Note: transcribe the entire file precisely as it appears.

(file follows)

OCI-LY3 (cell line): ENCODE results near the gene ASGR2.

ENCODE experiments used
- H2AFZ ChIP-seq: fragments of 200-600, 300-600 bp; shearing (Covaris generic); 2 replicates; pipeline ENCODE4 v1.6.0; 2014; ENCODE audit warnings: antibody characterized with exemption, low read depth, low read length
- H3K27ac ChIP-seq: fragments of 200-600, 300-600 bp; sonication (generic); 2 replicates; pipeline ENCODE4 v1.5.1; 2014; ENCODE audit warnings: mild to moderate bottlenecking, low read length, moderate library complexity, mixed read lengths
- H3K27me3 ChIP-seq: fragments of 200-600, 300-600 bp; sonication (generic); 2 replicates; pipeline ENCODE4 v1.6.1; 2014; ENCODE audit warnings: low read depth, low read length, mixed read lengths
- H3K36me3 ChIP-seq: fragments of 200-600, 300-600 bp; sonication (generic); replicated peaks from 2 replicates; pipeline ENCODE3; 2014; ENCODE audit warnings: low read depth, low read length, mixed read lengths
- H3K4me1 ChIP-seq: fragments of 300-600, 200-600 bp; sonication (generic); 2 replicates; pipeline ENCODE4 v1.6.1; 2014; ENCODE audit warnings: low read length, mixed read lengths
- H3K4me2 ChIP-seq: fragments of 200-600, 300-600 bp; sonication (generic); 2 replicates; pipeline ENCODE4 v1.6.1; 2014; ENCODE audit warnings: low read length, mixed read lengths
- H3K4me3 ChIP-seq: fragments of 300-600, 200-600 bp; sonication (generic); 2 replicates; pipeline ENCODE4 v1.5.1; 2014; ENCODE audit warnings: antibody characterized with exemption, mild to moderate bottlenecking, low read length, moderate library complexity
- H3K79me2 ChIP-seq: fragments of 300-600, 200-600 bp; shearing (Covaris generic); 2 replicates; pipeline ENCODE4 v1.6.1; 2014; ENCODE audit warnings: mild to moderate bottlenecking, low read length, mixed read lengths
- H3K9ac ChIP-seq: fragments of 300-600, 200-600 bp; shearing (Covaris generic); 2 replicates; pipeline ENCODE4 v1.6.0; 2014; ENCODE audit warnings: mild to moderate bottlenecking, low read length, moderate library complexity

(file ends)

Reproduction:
OCI-LY3 (cell line): ENCODE results near the gene ASGR2.

ENCODE experiments used
- H2AFZ ChIP-seq: fragments of 200-600, 300-600 bp; shearing (Covaris generic); 2 replicates; pipeline ENCODE4 v1.6.0; 2014; ENCODE audit warnings: antibody characterized with exemption, low read depth, low read length
- H3K27ac ChIP-seq: fragments of 200-600, 300-600 bp; sonication (generic); 2 replicates; pipeline ENCODE4 v1.5.1; 2014; ENCODE audit warnings: mild to moderate bottlenecking, low read length, moderate library complexity, mixed read lengths
- H3K27me3 ChIP-seq: fragments of 200-600, 300-600 bp; sonication (generic); 2 replicates; pipeline ENCODE4 v1.6.1; 2014; ENCODE audit warnings: low read depth, low read length, mixed read lengths
- H3K36me3 ChIP-seq: fragments of 200-600, 300-600 bp; sonication (generic); replicated peaks from 2 replicates; pipeline ENCODE3; 2014; ENCODE audit warnings: low read depth, low read length, mixed read lengths
- H3K4me1 ChIP-seq: fragments of 300-600, 200-600 bp; sonication (generic); 2 replicates; pipeline ENCODE4 v1.6.1; 2014; ENCODE audit warnings: low read length, mixed read lengths
- H3K4me2 ChIP-seq: fragments of 200-600, 300-600 bp; sonication (generic); 2 replicates; pipeline ENCODE4 v1.6.1; 2014; ENCODE audit warnings: low read length, mixed read lengths
- H3K4me3 ChIP-seq: fragments of 300-600, 200-600 bp; sonication (generic); 2 replicates; pipeline ENCODE4 v1.5.1; 2014; ENCODE audit warnings: antibody characterized with exemption, mild to moderate bottlenecking, low read length, moderate library complexity
- H3K79me2 ChIP-seq: fragments of 300-600, 200-600 bp; shearing (Covaris generic); 2 replicates; pipeline ENCODE4 v1.6.1; 2014; ENCODE audit warnings: mild to moderate bottlenecking, low read length, mixed read lengths
- H3K9ac ChIP-seq: fragments of 300-600, 200-600 bp; shearing (Covaris generic); 2 replicates; pipeline ENCODE4 v1.6.0; 2014; ENCODE audit warnings: mild to moderate bottlenecking, low read length, moderate library complexity